El Niño is often, but not always, associated with below normal rainfall across large parts of southern and inland eastern Australia during the second half of the year. The strength of an El Niño does not always indicate how much it will influence Australian rainfall. Historically there are examples where weak events have resulted in widespread drought across large parts of Australia, while at other times strong events have resulted in relatively modest impacts. It is too early to determine the strength of this potential El Niño. Daytime temperatures tend to be above normal over southern Australia during El Niño.

The Indian Ocean Dipole (IOD) is currently in a neutral state. Model outlooks indicate the IOD will remain neutral through late autumn and early winter. The chance of a positive IOD event occurring will increase if an El Niño develops.


Cedar Park Weather Spotter Class

April 9th, 2014 at 11:44 am by under Weather

 

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Austin/San Antonio Skywarn Program

The Austin-San Antonio National Weather Service Office offers Skywarn severe weather training throughout year. Most Skywarn trainings are conducted in the Spring to coincide with severe weather season and allow citizens, first responders, emergency management, amateur radio operators, and volunteer organizations the opportunity to learn about severe weather preparedness and safety. Scheduled trainings are free and open to the general public. There is no pre-registration unless specifically noted on the schedule or link.

After training is complete, usually 1.5 hours for the BASIC training, you will be an official weather spotter for the National Weather Service. The National Weather Service will count on you to be our “eyes” out in the field, when trying to verify severe weather across South Central Texas. With 33 counties under the jurisdiction of the Austin-San Antonio National Weather Service, it becomes very important to verify and accurately determine where severe weather is occurring. Real time reports to our office can save lives and property. Post storm reports can help help us find severe weather damage, tornado tracks, and verify severe weather warnings.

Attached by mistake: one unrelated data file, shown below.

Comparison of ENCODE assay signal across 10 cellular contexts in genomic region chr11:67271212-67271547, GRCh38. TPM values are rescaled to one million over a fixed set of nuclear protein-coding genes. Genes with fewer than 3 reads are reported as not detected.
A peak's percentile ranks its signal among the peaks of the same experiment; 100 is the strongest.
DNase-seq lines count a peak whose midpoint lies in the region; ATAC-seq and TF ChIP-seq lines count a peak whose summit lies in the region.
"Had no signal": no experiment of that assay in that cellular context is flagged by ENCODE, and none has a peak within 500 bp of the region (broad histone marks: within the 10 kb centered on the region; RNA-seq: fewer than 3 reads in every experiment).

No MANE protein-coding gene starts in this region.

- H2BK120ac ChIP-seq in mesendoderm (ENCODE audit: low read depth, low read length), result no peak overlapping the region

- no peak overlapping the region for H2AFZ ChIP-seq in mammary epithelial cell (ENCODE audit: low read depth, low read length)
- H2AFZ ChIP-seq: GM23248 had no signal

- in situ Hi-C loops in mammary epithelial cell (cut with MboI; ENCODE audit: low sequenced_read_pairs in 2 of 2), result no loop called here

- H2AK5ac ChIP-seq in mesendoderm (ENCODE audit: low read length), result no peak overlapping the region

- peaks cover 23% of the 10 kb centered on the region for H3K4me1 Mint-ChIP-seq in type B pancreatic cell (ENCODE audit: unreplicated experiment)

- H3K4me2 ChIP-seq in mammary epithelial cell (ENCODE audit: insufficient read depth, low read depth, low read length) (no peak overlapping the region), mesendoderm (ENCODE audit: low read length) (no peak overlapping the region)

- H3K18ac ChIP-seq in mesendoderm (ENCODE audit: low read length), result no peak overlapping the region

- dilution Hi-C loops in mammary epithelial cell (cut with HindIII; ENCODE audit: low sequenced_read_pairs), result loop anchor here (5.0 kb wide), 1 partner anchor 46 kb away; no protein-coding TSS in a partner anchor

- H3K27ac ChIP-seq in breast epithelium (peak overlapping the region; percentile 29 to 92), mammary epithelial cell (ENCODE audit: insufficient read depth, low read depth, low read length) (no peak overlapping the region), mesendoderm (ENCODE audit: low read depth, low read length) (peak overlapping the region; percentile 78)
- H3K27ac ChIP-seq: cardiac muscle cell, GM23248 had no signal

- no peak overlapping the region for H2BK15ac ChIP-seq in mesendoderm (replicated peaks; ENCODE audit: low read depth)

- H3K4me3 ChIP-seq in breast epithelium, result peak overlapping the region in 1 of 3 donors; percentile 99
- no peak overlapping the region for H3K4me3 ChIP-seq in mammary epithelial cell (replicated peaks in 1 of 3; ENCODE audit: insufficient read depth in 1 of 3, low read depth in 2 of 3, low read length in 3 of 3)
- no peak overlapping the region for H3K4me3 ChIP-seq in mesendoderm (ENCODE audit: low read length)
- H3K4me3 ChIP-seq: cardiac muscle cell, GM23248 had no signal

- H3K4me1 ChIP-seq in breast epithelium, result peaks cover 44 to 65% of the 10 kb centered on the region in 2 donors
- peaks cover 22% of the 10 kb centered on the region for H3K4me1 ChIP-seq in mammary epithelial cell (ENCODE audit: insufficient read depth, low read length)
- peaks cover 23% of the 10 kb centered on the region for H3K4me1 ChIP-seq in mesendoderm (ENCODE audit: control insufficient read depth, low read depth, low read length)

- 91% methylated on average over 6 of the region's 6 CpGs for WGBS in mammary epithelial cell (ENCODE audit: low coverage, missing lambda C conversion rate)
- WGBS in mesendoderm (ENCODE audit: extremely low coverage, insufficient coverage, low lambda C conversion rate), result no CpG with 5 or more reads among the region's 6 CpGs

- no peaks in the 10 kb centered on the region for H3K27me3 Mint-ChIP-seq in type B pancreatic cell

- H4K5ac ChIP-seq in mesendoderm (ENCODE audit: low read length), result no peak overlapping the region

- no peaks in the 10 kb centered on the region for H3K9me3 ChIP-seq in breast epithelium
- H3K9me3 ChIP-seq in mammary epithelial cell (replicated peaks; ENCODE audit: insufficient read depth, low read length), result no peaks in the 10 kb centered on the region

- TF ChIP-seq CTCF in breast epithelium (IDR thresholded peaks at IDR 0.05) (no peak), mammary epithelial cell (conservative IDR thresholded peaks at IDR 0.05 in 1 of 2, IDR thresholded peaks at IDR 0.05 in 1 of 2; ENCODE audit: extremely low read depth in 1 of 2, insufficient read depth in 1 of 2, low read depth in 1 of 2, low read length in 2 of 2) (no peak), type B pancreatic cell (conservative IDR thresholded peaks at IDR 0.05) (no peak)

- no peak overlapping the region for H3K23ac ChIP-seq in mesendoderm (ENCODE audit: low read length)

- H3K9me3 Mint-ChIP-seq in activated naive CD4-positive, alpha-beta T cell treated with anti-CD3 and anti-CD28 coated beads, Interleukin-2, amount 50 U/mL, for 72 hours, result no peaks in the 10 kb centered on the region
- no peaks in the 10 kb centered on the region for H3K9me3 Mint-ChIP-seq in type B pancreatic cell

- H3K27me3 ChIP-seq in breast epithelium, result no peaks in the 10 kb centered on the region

Skywarn training is now also offered online. This online training can be found at https://www.meted.ucar.edu/training_course.php?id=23. This online training should only be used to supplement what is taught at a local NWS Skywarn training. Attendance at a local NWS Skywarn training is highly encouraged. Besides learning about severe weather topics specific to South Central Texas, procedures for reporting severe weather to the local Austin-San Antonio National Weather Service Office are also covered.

Please join us at one of the scheduled trainings. Additional trainings will be added to this site. If you would like the NWS to schedule a training in your area or schedule for a specific group, please contact Paul Yura, Warning Coordination Meteorologist, at 830-629-0130 ext 223 or email paul.yura@noaa.gov

Check the schedule often, trainings will be added throughout the Spring

 

 


Storm reports and rainfall totals from Monday evening

April 8th, 2014 at 1:55 pm by under Weather
UPDATE: Click here for an excellent analysis of Monday's storm system, produced
by our local National Weather Service office.  Also, At the bottom of this
report you will find area rainfall totals. 

PRELIMINARY LOCAL STORM REPORT...SUMMARY
NATIONAL WEATHER SERVICE AUSTIN/SAN ANTONIO TX
1021 PM CDT MON APR 07 2014

..TIME...   ...EVENT...      ...CITY LOCATION...     ...LAT.LON...
..DATE...   ....MAG....      ..COUNTY LOCATION..ST.. ...SOURCE....
            ..REMARKS..

0600 PM     HAIL             6 N SISTERDALE          30.06N  98.73W
04/07/2014  E0.50 INCH       KENDALL            TX   COCORAHS

            HAIL SIZE ALMOST HALF AN INCH.

0635 PM     HAIL             7 NE LBJ STATE PARK     30.30N  98.54W
04/07/2014  M0.50 INCH       BLANCO             TX   COCORAHS

            PEA TO HALF INCH SIZE HAIL.

0644 PM     HAIL             2 E BLANCO              30.10N  98.39W
04/07/2014  E0.50 INCH       BLANCO             TX   PUBLIC

            PEA TO HALF INCH SIZE HAIL.

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Thank you for supporting Petcasso!

April 7th, 2014 at 4:08 pm by under Weather

Our mascot Kaxan and I were honored to be the hosts of Animal Trustees of Austin’s Petcasso event Sunday night. You might recall from Kaxan’s recent appearance on the news with us that he was also one of the celebrity painters this year.